[¶16] After the State rested, Simpson and Dortch moved for directed findings, which the trial court denied.
[¶17] Neither Simpson nor Dortch testified. Mark Sanders, a private investigator, testified on codefendant Dortch's behalf. Sanders said he conducted a test of the 2009 Honda Accord Dortch was driving the night he was arrested and observed that the car's running lights, which are below the headlights, could not be turned off while the car was running. Simpson entered into evidence a copy of the 911 tapes from the night he was arrested.
[¶18] After closing arguments, the trial court found Simpson and Dortch guilty of four counts of home invasion. The trial judge noted the items found in the car, including duct tape, a mask, gloves, and a fully loaded gun and stated, " It is not a coincidence that these items were recovered from that car within minutes after this home invasion took place, minutes away from the crime scene." The court found that, " The evidence is overwhelming, not only supported by circumstantial evidence, but the physical and scientific evidence that was left behind by the defendant." Simpson filed a motion for a new trial, which the trial court denied. After a hearing, the court sentenced Simpson to 30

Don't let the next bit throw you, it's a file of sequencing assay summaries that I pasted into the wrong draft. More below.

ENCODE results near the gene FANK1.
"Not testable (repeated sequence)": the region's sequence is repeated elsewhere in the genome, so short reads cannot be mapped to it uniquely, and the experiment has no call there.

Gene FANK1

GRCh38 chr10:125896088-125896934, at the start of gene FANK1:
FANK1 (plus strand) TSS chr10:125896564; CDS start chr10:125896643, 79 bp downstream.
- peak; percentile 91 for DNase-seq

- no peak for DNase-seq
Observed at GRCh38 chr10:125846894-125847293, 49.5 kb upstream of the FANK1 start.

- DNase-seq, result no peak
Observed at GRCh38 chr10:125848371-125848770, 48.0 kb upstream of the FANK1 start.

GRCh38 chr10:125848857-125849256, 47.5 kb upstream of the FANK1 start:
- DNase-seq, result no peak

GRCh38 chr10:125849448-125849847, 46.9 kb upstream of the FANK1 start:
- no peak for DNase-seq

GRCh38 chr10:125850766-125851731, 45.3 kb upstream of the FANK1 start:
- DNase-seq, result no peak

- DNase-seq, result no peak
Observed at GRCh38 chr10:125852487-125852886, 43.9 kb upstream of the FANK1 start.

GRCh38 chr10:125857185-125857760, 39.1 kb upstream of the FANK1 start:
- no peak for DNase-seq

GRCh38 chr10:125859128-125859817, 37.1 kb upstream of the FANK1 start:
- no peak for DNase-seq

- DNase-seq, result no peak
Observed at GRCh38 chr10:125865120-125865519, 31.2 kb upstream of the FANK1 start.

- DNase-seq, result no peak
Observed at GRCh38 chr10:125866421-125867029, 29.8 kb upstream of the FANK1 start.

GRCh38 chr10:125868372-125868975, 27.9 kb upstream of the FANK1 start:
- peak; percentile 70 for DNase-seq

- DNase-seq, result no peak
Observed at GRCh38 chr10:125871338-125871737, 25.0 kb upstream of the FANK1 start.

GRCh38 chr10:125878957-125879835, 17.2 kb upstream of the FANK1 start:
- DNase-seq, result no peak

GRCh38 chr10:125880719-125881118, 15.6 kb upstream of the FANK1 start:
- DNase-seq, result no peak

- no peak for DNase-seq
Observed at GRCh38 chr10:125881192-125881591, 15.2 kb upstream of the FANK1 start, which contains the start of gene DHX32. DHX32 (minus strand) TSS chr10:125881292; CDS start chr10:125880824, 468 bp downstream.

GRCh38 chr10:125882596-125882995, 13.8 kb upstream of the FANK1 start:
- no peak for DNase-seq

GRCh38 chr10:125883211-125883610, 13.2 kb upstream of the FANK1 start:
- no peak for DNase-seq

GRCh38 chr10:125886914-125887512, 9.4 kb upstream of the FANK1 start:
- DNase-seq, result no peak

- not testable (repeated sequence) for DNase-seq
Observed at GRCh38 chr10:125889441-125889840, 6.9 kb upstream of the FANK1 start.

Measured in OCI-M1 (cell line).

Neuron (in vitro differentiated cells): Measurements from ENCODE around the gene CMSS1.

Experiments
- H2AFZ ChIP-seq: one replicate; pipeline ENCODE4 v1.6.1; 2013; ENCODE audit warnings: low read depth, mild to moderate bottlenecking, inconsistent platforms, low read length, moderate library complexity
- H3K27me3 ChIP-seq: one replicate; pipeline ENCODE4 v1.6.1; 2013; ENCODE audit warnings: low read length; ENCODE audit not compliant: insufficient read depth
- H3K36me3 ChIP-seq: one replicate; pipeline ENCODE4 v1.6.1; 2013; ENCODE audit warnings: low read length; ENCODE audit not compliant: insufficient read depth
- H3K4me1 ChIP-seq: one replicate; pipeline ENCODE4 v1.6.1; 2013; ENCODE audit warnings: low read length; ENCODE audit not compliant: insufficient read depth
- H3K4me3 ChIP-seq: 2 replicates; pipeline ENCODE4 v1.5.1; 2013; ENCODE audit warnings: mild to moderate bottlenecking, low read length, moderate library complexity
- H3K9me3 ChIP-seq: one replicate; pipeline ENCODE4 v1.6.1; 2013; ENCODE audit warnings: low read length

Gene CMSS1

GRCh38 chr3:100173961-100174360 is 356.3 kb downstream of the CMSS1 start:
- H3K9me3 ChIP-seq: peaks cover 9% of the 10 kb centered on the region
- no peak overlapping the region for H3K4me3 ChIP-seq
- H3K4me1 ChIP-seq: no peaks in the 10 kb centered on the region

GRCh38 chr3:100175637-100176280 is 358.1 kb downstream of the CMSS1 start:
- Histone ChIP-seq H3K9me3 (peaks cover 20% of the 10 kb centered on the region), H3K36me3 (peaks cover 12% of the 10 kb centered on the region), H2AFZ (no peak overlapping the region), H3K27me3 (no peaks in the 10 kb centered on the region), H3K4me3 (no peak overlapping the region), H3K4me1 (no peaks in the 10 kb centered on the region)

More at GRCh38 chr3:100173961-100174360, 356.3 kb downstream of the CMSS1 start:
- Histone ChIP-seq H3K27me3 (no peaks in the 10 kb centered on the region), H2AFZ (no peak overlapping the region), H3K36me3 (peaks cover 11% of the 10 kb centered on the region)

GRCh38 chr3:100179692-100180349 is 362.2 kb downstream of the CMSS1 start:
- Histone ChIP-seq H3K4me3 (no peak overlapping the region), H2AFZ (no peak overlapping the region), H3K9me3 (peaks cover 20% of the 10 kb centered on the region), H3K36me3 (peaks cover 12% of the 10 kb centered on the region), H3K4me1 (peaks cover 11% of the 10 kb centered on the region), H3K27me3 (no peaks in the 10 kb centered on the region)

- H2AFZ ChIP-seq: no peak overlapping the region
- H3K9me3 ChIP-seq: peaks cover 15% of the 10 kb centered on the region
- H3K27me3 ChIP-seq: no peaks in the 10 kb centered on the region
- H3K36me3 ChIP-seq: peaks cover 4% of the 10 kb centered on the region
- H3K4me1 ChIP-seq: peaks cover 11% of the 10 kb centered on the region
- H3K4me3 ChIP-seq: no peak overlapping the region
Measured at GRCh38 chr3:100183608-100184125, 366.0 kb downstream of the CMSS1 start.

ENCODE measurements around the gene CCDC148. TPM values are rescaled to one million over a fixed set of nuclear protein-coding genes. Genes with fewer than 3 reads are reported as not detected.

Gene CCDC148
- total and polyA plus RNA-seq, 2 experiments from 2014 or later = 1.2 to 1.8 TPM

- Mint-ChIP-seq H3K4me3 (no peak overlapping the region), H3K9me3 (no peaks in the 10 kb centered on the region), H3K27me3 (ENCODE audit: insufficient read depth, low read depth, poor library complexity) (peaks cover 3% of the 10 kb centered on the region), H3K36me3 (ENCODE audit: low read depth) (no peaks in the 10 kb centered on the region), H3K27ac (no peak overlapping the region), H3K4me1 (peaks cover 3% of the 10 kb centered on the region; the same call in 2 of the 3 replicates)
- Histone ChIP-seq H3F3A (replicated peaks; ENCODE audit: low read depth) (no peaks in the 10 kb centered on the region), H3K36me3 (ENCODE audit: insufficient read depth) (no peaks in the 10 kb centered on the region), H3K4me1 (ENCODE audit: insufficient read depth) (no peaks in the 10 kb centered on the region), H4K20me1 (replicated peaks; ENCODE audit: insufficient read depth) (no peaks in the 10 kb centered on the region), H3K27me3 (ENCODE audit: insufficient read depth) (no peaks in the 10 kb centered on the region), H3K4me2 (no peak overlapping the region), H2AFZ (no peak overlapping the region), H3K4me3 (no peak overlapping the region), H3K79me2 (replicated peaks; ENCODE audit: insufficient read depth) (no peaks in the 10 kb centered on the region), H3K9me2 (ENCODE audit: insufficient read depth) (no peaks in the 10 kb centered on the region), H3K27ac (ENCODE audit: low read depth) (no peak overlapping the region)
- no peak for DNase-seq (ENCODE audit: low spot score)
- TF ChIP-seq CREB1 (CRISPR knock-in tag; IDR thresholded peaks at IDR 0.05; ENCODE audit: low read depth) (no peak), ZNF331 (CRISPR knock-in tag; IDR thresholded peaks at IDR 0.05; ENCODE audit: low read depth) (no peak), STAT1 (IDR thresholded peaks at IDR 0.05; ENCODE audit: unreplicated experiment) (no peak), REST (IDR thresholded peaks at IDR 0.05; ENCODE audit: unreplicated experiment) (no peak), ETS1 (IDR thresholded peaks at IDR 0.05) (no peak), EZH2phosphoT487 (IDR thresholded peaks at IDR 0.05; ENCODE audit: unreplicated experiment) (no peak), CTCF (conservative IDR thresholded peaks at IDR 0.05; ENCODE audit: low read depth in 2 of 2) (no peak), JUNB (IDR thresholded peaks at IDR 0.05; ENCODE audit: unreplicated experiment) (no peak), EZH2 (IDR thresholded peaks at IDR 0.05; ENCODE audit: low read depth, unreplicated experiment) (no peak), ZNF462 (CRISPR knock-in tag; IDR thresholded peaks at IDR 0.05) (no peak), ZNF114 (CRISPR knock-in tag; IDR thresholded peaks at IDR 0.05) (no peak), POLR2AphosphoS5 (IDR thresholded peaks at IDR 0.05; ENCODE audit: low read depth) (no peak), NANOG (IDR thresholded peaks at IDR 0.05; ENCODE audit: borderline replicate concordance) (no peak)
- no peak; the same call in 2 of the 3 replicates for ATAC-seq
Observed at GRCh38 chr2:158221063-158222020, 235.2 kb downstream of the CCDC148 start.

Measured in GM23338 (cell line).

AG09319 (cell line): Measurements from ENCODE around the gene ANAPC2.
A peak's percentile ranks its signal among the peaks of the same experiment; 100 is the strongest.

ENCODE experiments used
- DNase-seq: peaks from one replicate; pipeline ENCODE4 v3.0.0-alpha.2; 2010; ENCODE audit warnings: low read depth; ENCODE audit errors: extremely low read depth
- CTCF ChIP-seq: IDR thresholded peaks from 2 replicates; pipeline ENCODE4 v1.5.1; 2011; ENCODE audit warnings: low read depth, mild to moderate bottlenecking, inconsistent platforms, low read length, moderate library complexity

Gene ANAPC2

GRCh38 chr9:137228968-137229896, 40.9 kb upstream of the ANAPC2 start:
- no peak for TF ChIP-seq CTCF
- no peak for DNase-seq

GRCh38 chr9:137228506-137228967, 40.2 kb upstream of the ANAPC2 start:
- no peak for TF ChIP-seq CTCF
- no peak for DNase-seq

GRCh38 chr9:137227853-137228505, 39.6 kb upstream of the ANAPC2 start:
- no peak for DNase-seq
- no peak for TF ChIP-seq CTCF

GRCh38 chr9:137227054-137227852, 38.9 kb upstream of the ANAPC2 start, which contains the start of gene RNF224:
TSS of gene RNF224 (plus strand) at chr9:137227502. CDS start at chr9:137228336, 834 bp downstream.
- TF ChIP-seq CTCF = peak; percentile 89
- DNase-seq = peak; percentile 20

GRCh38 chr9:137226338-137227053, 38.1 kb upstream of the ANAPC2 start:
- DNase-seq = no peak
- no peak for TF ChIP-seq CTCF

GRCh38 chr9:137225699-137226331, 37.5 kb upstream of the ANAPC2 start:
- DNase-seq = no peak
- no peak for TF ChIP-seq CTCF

years in prison on count I and merged the remaining counts. Simpson filed a motion for reconsideration of his sentence, which also was denied.
[¶20] Motion to Quash Arrest and Suppress Evidence
[¶21] Simpson first contends the trial court erred in denying his motion to quash his arrest and suppress evidence. Specifically, Simpson asserts the State failed to establish reasonable suspicion to justify a Terry stop and there was no probable cause for arrest. The State maintains the trial court properly denied the motion because the totality of the circumstances created reasonable suspicion to pull the defendants' car over for an investigative stop and then to arrest them for home invasion after finding the duct tape in Dortch's pocket and seeing the black mask on the car's floor.